[In the player above, watch previous coverage on redistricting in Ohio.]
The bipartisan commission, meant to convene every decade to redraw state district lines in accordance with the updated U.S. Census, must adopt new Ohio House and Senate maps to replace the current ones ruled unconstitutional by the Ohio Supreme Court. Slated to meet for the first time in 2023 on Wednesday, the commission has weeks – or days, depending on who you ask – to submit new maps to county boards of elections.
Why is the commission meeting?
After a tumultuous redistricting cycle spanning months and courts, Ohioans cast their primary ballots last August using maps ruled unconstitutional by the Ohio Supreme Court for their “undue” favoring of Republican candidates. Unlike the U.S. Constitution, the Ohio Constitution forbids gerrymandering, or the drawing of district lines to cement a political party’s advantage.
The seven-member commission, made up of elected officials and a Republican majority, drew multiple maps that the state’s highest court rejected as gerrymandered. With the commission at an impasse, last May a federal panel of judges ordered the postponement of the primaries to August, using the most recently rejected maps. The panel ordered the commission to redraw the maps after the 2022 general election.
Wednesday will be the commission’s first meeting of the year. According to the meeting agenda, Gov. Mike DeWine will officially reconstitute the commission and enter members into the record before the meeting is “turned over” to commission co-chairpersons.
When is the commission’s deadline?
Upon DeWine’s announcement in late August that he would reconstitute the commission, Ohio Secretary of State and fellow commission member Frank LaRose said in a letter to other commissioners that, per his estimates, the commission had until Sept. 22 to adopt a new map.
The 11-day turnaround recommended by LaRose factors in time for the General Assembly to craft legal descriptions of the House and Senate maps, as well as time for county elections boards to reprogram voter registration systems using the new district lines. Because candidates who wish to appear on 2024 ballots must file petitions by Dec. 20, LaRose said maps must be completed by Nov. 20 to give candidates 30 days to move districts.
LaRose’s timeline also factors in “the possibility of litigation.”
“While I hope the Commission can approve a district plan that avoids litigation, the recent history of this process shows chaos and delay are commonly used tactics,” LaRose wrote. “I suspect that will continue to be the interest of some who now seek to both delay Ohio’s March Presidential Primary Election and enact a new constitutional amendment further reforming the redistricting process.”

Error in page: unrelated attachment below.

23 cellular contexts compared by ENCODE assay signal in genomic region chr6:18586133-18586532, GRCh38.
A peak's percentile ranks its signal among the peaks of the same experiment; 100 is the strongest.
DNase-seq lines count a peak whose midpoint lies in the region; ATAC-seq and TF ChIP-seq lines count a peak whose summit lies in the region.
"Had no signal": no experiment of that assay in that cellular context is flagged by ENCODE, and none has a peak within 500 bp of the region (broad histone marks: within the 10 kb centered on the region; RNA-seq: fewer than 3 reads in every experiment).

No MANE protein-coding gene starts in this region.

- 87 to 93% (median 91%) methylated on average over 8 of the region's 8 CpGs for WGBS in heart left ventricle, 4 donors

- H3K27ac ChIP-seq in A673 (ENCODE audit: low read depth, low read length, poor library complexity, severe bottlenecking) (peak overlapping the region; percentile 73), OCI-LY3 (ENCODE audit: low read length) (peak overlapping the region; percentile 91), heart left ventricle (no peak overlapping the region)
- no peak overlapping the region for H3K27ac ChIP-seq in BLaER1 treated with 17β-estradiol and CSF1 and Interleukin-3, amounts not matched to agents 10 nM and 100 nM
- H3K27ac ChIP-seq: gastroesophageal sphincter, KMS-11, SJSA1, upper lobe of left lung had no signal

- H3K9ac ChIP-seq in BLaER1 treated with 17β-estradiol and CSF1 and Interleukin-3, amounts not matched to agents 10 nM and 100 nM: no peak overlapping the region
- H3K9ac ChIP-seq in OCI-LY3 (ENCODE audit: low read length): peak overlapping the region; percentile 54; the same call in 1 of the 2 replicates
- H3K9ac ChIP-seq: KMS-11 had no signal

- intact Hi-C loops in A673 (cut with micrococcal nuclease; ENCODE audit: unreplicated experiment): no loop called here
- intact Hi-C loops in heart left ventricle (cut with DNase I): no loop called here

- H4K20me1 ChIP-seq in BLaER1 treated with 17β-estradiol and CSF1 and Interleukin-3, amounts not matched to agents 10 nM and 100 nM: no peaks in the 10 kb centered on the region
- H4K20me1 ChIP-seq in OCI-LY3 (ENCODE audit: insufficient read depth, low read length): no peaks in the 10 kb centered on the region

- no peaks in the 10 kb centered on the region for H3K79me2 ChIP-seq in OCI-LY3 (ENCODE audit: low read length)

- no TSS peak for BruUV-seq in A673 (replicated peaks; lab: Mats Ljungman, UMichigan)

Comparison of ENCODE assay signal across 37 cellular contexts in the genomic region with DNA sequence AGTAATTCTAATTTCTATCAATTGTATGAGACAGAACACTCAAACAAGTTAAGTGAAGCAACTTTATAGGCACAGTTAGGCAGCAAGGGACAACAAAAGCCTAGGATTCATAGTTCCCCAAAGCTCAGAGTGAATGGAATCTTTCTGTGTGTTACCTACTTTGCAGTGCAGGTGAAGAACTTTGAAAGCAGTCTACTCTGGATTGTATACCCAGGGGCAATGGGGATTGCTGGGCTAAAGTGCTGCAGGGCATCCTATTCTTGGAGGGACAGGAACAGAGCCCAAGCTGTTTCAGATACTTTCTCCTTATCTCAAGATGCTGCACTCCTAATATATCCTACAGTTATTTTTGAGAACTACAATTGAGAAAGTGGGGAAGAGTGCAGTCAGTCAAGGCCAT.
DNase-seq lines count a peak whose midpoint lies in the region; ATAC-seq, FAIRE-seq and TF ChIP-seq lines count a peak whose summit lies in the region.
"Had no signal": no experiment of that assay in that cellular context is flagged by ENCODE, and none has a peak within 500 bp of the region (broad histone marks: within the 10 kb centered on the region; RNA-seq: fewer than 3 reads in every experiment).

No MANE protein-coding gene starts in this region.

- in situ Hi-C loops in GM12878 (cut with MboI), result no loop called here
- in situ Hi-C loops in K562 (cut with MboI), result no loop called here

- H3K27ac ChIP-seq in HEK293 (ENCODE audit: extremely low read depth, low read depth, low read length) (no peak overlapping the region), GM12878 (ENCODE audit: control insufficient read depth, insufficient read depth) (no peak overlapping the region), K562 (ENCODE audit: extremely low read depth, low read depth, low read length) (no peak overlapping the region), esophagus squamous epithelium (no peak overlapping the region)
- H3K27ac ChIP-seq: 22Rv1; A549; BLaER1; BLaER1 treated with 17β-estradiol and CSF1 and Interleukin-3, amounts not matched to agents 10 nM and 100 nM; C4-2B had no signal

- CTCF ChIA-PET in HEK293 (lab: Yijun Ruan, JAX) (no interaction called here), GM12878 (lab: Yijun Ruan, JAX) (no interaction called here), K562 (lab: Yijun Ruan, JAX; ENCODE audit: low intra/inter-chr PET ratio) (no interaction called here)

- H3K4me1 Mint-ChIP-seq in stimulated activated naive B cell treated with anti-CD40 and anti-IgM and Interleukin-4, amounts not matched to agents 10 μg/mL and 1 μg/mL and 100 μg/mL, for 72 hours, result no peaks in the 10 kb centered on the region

To meet LaRose’s deadline, the commission has 11 days to hold at least three meetings, on separate days, after the introduction of a proposed district plan. The commission must publicly announce those meetings at least 24 hours beforehand, and the public must be given the opportunity to comment on proposed maps.
Maps must also be adopted by both a simple majority and bipartisan group of commissioners. If the commission cannot reach bipartisan consensus, it must redraw the maps after four years.
All challenges to the district plans must be filed with the Ohio Supreme Court. The court may reject maps but cannot instruct the commission to redraw maps in specific ways. The court also cannot order the use of a map not approved by the commission.
What about the congressional map?
The Ohio Redistricting Commission does not normally develop map plans for the U.S. House districts, unless the General Assembly cannot come to an agreement. Like the state legislative maps, Ohio’s congressional maps were ruled unconstitutional multiple times. Faced with the same timeline as the statehouse maps, Ohio was ordered to use a rejected map that would be valid through 2024.
Last October, four Republican lawmakers petitioned the U.S. Supreme Court to review the Ohio Supreme Court’s latest congressional map rejection. In their petition, the lawmakers argued the Ohio Supreme Court could not order the redrawing of maps under the novel “independent state legislature theory” that state legislatures were immune from judicial checks on election mapmaking.
In June, the U.S. Supreme Court rejected the independent state legislature theory in Moore v. Harper and ordered Ohio’s highest court to reevaluate the congressional map in light of the decision.
Ahead of scheduled briefings, original challengers of the congressional map asked the Ohio Supreme Court to dismiss their case, arguing that the costs of a lengthy litigation process outweighed its benefits, since any revised map would need to be replaced after 2024.
“This is the best result under the circumstances for the people of Ohio who deserve certainty about the congressional map that they will be voting under in this cycle, at the very least,” plaintiffs’ motion to dismiss read. The court dismissed the case Sept. 7, meaning the congressional maps will remain in effect.
Will the commission exist after 2024?
The Ohio Redistricting Commission – enshrined into the Ohio Constitution by voters in 2015 – may face an existential threat in November 2024, if a coalition can get its proposed amendment on the ballot.
A proposed constitutional amendment would replace the existing redistricting process with a 15-member commission made of five Republicans, five Democrats and five independent voters. The amendment would bar politicos, including current elected officials, lobbyists and political donors, from serving on the commission.
The group behind the proposal, Citizens Not Politicians, submitted a second petition summary on Sept. 5 after its first attempt was rejected by Attorney General Dave Yost. Yost has until Thursday to forward the summary to the Ohio Ballot Board or send the coalition back to the drawing board.